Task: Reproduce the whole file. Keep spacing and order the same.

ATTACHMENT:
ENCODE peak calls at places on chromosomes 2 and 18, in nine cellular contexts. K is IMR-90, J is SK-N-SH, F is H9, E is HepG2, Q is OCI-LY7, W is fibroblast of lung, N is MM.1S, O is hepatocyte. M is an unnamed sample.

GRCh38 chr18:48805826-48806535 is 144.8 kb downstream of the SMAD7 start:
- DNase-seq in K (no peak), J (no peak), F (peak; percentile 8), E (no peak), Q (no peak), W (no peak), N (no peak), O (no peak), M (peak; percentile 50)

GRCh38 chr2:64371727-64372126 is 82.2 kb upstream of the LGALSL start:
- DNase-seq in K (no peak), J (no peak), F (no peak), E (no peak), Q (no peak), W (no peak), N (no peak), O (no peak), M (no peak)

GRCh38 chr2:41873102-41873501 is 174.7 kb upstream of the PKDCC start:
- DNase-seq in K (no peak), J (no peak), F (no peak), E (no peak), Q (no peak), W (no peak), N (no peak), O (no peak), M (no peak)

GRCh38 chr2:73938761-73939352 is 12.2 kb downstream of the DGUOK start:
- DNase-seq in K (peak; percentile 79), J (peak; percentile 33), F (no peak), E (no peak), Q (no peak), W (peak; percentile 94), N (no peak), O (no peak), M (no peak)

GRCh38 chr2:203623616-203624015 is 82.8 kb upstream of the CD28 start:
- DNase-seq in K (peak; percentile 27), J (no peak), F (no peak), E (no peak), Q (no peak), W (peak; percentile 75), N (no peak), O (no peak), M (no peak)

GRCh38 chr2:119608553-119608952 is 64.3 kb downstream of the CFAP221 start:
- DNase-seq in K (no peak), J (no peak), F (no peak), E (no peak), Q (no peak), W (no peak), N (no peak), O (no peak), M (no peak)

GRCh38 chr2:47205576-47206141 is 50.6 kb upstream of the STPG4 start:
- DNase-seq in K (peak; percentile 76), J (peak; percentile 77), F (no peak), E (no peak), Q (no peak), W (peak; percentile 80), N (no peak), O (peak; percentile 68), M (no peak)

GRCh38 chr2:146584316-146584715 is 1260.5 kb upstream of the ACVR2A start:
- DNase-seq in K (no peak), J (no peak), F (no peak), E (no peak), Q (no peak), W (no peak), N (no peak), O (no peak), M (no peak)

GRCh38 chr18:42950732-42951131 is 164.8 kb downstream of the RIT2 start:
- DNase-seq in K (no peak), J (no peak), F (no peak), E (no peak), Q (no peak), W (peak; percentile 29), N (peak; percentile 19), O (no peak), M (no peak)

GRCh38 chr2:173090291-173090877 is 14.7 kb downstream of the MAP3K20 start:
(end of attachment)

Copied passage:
ENCODE peak calls at places on chromosomes 2 and 18, in nine cellular contexts. K is IMR-90, J is SK-N-SH, F is H9, E is HepG2, Q is OCI-LY7, W is fibroblast of lung, N is MM.1S, O is hepatocyte. M is an unnamed sample.

GRCh38 chr18:48805826-48806535 is 144.8 kb downstream of the SMAD7 start:
- DNase-seq in K (no peak), J (no peak), F (peak; percentile 8), E (no peak), Q (no peak), W (no peak), N (no peak), O (no peak), M (peak; percentile 50)

GRCh38 chr2:64371727-64372126 is 82.2 kb upstream of the LGALSL start:
- DNase-seq in K (no peak), J (no peak), F (no peak), E (no peak), Q (no peak), W (no peak), N (no peak), O (no peak), M (no peak)

GRCh38 chr2:41873102-41873501 is 174.7 kb upstream of the PKDCC start:
- DNase-seq in K (no peak), J (no peak), F (no peak), E (no peak), Q (no peak), W (no peak), N (no peak), O (no peak), M (no peak)

GRCh38 chr2:73938761-73939352 is 12.2 kb downstream of the DGUOK start:
- DNase-seq in K (peak; percentile 79), J (peak; percentile 33), F (no peak), E (no peak), Q (no peak), W (peak; percentile 94), N (no peak), O (no peak), M (no peak)

GRCh38 chr2:203623616-203624015 is 82.8 kb upstream of the CD28 start:
- DNase-seq in K (peak; percentile 27), J (no peak), F (no peak), E (no peak), Q (no peak), W (peak; percentile 75), N (no peak), O (no peak), M (no peak)

GRCh38 chr2:119608553-119608952 is 64.3 kb downstream of the CFAP221 start:
- DNase-seq in K (no peak), J (no peak), F (no peak), E (no peak), Q (no peak), W (no peak), N (no peak), O (no peak), M (no peak)

GRCh38 chr2:47205576-47206141 is 50.6 kb upstream of the STPG4 start:
- DNase-seq in K (peak; percentile 76), J (peak; percentile 77), F (no peak), E (no peak), Q (no peak), W (peak; percentile 80), N (no peak), O (peak; percentile 68), M (no peak)

GRCh38 chr2:146584316-146584715 is 1260.5 kb upstream of the ACVR2A start:
- DNase-seq in K (no peak), J (no peak), F (no peak), E (no peak), Q (no peak), W (no peak), N (no peak), O (no peak), M (no peak)

GRCh38 chr18:42950732-42951131 is 164.8 kb downstream of the RIT2 start:
- DNase-seq in K (no peak), J (no peak), F (no peak), E (no peak), Q (no peak), W (peak; percentile 29), N (peak; percentile 19), O (no peak), M (no peak)

GRCh38 chr2:173090291-173090877 is 14.7 kb downstream of the MAP3K20 start: